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Montenegro

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MONTENEGRO


  
  

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Key Economic Data 
 
  2003 2002 2001 Ranking(2003)
GDP
Millions of US $
         
GNI per capita
 US $ 106
Ranking is given out of 208 nations - (data from the World Bank)


Update No: 113 - (26/10/06)

The world has a new country 
'Montenegro' means 'black mountain' in English. Montenegro is, indeed, a very rugged and mountainous country. But it is green, indeed verdant in its numerous valleys, while it has a resplendent coastline on the magnificent blue of the Adriatic Sea.
The whole country is green in another sense. It has just acquired independence and is not quite sure what to do with it, although the main drift is clear enough, join the West beyond that magnificent sea, leaving the murkily black history of its annexation to the now defunct Yugoslavia behind.
The Montenegrins voted on September 10th in the first parliamentary elections since their tiny Balkan state split from Serbia on May 21. It was predictably won by the pro-independence, pro-presidential bloc. Although the vote in May was on a knife edge, popular opinion has swung strongly in favour of independence now that it is an established reality. There is something exhilarating about being master of one's own fate, as they now are.
The vote for the 81-seat assembly was key to Montenegro's hopes for joining the European Union and NATO, as the new parliament will be charged with drafting and passing a new national constitution for the world's newest country.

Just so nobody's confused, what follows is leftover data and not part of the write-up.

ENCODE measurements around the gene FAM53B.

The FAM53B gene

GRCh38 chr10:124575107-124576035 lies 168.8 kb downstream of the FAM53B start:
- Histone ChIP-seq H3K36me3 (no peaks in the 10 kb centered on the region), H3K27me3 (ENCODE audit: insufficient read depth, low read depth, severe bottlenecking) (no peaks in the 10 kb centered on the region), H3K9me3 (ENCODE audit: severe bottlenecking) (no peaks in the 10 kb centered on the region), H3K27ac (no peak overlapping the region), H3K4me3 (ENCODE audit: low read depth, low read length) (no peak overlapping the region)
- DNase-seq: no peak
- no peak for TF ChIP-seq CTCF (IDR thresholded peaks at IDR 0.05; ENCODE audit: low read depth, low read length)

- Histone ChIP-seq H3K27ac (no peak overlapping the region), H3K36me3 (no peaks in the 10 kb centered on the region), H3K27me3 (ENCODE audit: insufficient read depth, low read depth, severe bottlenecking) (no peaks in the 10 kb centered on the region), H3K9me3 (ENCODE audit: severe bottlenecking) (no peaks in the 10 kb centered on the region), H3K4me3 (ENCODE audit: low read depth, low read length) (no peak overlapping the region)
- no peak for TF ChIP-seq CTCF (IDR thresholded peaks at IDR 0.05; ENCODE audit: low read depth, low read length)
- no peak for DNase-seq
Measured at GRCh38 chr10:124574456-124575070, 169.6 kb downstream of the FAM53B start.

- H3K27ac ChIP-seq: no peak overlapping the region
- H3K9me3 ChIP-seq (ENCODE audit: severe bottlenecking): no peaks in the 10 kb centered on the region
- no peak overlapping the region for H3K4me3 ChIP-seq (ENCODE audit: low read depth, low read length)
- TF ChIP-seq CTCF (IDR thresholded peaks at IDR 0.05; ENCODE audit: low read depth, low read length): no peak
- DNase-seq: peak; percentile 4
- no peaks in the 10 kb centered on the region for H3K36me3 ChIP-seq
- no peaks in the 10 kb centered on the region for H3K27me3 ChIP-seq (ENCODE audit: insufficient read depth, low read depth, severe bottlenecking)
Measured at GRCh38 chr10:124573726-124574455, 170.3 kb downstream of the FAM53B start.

All of Montenegro's main political parties are united in their support for EU membership. Analysts said that Djukanovic, the longest-serving prime minister in the Balkans, owed his victory to the failure of the pro-Serbian opposition to recover from defeat in the referendum in May that saw Montenegro emerge as an independent state and break its ties with Serbia.
Djukanovic's new government is expected to push for a new constitution. The prime minister has also promised speedy entry into the Partnership for Peace, a first step toward NATO membership, and a deal on closer political and economic ties with the European Union. 
The new government also has to eradicate a reputation for corruption and weak institutions. The margin of Djukanovic's victory would help the pace of reforms, but some questioned whether his government would have the resolve to implement them.

A cloud on the horizon- dark and menacing